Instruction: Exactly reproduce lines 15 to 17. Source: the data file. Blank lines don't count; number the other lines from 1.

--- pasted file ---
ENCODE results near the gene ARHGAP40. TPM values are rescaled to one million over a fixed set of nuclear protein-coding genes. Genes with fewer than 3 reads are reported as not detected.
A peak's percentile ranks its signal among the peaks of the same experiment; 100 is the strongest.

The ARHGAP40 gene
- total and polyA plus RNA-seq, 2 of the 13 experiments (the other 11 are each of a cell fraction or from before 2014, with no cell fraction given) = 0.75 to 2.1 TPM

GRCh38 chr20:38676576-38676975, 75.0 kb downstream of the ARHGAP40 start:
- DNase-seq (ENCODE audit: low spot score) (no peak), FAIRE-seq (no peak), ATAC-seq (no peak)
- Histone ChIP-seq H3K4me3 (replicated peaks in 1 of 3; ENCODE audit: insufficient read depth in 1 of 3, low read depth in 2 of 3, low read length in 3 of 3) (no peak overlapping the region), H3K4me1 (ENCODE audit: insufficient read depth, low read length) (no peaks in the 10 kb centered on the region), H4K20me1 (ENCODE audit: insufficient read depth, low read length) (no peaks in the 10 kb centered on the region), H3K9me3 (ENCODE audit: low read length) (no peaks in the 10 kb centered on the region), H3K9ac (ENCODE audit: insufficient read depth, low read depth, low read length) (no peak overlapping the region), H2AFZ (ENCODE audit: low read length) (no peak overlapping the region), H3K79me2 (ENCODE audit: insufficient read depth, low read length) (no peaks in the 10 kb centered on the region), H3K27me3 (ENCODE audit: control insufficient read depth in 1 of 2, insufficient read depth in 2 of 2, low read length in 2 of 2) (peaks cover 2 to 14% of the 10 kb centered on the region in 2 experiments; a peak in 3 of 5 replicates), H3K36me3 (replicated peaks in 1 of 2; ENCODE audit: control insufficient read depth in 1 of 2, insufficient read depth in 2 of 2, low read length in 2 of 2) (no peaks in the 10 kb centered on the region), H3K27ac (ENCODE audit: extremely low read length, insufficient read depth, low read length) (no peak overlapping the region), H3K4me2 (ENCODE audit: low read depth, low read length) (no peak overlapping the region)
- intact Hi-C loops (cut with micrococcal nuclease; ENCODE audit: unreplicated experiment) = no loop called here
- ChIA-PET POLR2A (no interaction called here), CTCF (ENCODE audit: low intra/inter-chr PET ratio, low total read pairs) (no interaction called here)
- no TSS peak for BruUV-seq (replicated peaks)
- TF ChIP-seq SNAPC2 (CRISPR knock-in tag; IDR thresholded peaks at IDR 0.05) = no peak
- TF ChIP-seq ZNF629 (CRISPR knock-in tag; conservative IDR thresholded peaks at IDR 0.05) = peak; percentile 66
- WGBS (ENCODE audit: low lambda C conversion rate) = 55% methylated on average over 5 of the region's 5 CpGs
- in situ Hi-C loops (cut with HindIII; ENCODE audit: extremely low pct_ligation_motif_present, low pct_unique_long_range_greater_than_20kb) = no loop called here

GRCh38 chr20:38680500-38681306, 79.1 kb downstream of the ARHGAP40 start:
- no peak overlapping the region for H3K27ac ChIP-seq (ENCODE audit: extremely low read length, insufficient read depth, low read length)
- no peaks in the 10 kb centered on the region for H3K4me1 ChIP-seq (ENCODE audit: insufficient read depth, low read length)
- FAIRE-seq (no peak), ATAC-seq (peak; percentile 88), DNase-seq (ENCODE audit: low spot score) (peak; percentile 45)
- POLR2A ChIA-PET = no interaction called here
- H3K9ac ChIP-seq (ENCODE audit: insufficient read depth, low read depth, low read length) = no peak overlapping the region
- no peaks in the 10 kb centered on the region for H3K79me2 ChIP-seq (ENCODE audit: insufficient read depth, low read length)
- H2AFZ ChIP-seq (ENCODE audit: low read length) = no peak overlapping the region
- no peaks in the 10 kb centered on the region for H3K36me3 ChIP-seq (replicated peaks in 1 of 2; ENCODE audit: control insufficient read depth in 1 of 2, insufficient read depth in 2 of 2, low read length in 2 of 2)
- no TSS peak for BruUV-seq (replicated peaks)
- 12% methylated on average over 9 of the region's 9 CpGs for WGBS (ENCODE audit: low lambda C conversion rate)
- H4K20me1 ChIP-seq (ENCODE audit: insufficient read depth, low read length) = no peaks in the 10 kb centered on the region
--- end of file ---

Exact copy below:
GRCh38 chr20:38680500-38681306, 79.1 kb downstream of the ARHGAP40 start:
- no peak overlapping the region for H3K27ac ChIP-seq (ENCODE audit: extremely low read length, insufficient read depth, low read length)
- no peaks in the 10 kb centered on the region for H3K4me1 ChIP-seq (ENCODE audit: insufficient read depth, low read length)